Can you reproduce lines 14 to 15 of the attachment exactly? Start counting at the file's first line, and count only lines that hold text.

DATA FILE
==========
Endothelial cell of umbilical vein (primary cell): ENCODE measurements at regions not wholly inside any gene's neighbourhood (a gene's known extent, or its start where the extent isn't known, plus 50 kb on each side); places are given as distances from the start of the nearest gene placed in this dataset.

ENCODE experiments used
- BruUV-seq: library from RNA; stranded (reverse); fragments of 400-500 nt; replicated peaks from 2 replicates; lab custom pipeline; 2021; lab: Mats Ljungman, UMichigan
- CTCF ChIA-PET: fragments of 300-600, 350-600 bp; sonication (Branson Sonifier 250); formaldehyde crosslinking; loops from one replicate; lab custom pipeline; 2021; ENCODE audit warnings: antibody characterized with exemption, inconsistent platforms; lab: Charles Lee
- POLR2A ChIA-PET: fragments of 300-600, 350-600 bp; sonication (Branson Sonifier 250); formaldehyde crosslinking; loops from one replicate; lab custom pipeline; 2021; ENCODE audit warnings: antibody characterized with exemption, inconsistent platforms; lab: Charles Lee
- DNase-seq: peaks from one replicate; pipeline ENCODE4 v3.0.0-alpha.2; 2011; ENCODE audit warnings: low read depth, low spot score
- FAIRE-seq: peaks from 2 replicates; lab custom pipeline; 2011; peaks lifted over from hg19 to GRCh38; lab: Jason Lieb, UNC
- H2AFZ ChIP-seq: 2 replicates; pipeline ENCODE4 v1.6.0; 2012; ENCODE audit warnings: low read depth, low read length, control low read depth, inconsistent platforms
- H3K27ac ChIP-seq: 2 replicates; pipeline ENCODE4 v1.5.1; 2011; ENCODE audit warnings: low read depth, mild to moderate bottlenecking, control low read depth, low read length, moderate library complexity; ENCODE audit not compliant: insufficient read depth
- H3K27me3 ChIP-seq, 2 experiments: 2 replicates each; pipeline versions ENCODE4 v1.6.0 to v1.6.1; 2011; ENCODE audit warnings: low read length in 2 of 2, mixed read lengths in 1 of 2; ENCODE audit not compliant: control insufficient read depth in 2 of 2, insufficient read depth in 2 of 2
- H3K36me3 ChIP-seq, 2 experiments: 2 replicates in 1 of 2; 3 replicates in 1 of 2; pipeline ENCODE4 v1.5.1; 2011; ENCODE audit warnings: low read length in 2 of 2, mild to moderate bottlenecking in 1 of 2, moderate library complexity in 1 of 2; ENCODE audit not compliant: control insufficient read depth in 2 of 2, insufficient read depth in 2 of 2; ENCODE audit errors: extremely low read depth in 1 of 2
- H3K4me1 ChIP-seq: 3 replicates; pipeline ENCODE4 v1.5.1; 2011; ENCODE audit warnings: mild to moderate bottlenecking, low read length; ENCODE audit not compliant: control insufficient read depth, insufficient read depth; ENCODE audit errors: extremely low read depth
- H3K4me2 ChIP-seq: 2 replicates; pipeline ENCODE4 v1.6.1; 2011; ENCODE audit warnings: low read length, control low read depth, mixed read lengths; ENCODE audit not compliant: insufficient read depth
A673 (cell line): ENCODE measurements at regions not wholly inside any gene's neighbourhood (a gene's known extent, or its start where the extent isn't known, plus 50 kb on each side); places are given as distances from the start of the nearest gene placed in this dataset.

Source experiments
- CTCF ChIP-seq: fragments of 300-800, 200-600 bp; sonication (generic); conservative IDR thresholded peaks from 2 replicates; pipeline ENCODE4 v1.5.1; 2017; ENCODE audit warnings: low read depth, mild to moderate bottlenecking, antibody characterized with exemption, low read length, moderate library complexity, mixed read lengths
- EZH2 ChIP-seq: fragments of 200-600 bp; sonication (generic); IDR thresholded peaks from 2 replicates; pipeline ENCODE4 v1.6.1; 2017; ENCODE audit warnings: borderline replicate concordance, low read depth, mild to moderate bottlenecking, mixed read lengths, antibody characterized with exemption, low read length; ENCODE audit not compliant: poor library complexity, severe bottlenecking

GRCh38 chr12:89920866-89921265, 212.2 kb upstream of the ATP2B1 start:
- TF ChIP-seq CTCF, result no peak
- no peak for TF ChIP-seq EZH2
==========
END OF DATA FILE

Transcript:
A673 (cell line): ENCODE measurements at regions not wholly inside any gene's neighbourhood (a gene's known extent, or its start where the extent isn't known, plus 50 kb on each side); places are given as distances from the start of the nearest gene placed in this dataset.

Source experiments